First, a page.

That is a position most any actor would die for, and Martin goes on to volunteer his advice to young performers everywhere: “Try not to give up,” he says simply.
Certainly he hasn’t, and he says he loves Boston although “I’d like to see a little more corporate money here. I mean, we’re used to it in New York. But still, let me tell you that Boston audiences are superb and so smart, no matter how dodgy they are rumored to be. They really come to see a play. It’s not a social event like New York. And they have a very high appreciation of humor.”
And Nicky Martin, off on a new success in his mid 60s, ends with just the right note for a town known to have an inferiority complex in at least one area. Riding roughshod over the Curse of the Bambino, he says, “I’m having a love affair with Boston. I even love the Red Sox.”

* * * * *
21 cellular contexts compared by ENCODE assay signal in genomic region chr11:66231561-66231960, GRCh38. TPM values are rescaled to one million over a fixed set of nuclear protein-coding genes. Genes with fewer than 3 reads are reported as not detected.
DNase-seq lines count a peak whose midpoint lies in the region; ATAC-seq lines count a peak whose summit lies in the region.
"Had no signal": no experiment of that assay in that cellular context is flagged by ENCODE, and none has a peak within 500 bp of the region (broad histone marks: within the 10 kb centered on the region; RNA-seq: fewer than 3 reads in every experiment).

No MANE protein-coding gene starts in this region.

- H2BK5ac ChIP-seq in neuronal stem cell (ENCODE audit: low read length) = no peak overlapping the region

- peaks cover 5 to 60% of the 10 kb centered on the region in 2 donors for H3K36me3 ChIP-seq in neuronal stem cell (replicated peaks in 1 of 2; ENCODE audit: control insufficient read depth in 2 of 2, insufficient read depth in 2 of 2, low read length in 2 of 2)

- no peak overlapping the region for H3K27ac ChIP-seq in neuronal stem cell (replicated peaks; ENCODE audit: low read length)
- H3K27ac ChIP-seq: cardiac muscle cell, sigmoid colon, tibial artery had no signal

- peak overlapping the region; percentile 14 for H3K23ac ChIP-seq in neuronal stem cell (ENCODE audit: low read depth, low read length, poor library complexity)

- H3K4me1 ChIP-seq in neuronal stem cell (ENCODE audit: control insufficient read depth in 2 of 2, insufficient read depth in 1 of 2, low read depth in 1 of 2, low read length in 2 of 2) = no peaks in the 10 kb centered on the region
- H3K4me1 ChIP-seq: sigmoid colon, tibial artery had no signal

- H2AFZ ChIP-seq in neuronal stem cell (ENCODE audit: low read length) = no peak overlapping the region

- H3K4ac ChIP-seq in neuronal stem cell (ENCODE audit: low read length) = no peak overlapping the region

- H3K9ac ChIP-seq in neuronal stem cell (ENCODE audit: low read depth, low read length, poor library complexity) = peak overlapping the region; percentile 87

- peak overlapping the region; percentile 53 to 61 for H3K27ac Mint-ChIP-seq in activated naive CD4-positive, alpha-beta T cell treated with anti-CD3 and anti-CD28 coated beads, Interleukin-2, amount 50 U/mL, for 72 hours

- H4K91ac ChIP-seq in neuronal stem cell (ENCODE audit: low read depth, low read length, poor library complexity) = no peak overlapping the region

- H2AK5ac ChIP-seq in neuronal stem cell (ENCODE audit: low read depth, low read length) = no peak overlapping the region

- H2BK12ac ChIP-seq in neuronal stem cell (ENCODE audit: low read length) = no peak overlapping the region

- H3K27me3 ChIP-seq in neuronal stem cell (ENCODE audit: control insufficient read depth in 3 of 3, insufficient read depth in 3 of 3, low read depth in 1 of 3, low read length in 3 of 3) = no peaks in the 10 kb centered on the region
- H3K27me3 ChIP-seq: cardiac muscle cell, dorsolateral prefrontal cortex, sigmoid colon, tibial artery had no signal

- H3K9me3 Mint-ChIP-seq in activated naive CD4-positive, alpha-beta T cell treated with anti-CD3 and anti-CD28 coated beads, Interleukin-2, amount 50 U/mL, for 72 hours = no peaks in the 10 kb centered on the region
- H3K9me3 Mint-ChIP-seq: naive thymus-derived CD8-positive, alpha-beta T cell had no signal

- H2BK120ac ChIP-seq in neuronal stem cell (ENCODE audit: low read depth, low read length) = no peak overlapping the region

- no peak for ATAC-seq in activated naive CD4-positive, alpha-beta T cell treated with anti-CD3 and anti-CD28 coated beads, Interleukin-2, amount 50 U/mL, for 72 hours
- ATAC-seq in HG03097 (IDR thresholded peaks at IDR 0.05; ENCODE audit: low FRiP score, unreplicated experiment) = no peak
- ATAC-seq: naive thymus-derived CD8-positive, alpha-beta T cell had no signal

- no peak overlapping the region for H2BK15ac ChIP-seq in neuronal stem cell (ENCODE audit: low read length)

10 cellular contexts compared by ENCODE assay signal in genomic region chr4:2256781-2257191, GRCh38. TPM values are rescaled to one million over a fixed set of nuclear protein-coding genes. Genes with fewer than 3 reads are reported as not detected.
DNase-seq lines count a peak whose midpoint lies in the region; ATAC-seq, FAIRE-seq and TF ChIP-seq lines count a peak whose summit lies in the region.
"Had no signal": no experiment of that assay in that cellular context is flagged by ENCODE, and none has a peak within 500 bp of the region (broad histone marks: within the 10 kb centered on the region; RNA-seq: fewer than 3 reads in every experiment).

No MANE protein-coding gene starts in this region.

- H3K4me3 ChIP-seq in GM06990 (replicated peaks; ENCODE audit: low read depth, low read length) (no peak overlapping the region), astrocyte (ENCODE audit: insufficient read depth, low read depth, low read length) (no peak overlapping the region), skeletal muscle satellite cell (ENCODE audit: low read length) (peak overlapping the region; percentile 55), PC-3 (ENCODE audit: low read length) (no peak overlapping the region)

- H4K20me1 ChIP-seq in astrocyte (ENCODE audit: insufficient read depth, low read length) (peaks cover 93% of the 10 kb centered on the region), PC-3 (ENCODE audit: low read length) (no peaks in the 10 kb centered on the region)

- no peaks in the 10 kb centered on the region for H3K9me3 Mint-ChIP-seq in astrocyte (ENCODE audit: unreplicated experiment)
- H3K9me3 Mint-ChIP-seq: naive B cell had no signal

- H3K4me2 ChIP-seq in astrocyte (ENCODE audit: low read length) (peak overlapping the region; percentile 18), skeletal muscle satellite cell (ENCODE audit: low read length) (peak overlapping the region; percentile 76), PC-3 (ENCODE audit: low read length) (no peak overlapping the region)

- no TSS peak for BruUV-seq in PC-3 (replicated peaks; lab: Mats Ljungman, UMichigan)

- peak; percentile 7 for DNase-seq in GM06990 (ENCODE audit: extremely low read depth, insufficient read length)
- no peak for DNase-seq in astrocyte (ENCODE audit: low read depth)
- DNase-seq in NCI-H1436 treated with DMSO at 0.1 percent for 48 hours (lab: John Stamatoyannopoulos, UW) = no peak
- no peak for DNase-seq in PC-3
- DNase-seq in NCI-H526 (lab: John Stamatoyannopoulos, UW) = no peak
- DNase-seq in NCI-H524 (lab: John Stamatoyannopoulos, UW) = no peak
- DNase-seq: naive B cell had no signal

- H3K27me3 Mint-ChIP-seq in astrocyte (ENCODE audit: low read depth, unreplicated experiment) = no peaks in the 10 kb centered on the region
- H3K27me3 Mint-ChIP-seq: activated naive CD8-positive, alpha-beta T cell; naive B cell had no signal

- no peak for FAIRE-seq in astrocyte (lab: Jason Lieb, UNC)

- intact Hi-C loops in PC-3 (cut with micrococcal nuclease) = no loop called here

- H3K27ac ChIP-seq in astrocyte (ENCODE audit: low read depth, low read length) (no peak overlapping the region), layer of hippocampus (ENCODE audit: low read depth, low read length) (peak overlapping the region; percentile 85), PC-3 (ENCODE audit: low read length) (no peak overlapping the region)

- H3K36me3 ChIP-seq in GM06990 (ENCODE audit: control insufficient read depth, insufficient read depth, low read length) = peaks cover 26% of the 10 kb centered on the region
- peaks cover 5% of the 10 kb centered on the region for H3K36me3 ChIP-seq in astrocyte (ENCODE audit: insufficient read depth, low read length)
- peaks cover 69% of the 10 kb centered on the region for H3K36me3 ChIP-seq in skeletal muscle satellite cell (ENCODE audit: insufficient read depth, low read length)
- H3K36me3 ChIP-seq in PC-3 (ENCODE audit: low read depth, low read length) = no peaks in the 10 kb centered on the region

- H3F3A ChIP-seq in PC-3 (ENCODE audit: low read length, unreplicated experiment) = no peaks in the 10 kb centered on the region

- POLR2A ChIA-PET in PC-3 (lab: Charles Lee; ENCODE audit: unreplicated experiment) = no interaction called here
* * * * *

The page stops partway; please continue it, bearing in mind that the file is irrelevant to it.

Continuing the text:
Bob Woodruff and A.R.T. – Ulimited Possibilities
By BILL GALE
If a resident theater artistic director can be called legendary, a prime candidate is Robert Brustein of the American Repertory Theater in Cambridge. Moving from Yale in 1980, the writer-critic-director has taken the Harvard-based A.R.T. to the top rank of American theaters.
And, of course, that could mean that anyone following Brustein might just have a tough way to go. Succeeding a legend has become a legendary problem, and not just in the theater.
“Daunting?” says Robert Woodruff leaning forward in his tiny-but-temporary corner of an office at the A.R.T. a block or so from Harvard Square. “Yeah. But life is daunting.”
Wearing his usual all-black outfit of T-shirt and jeans, he pauses a second, before adding, “But you know, you just go. It makes you bigger.”
And why would Woodruff not take that attitude? His trim frame and black pony tail make him look 8 to 10 years younger than his age of 55 and in the past 30 years he has developed a reputation as probably the foremost experiemntal director in the American theater. From early days in San Francisco when his blistering productions of Sam Shepard world premieres (“Buried Child,” “True West”) helped to make his name, he became a pre-eminent director, the guy you brought in when you wanted a new take, a different and probably far-out production.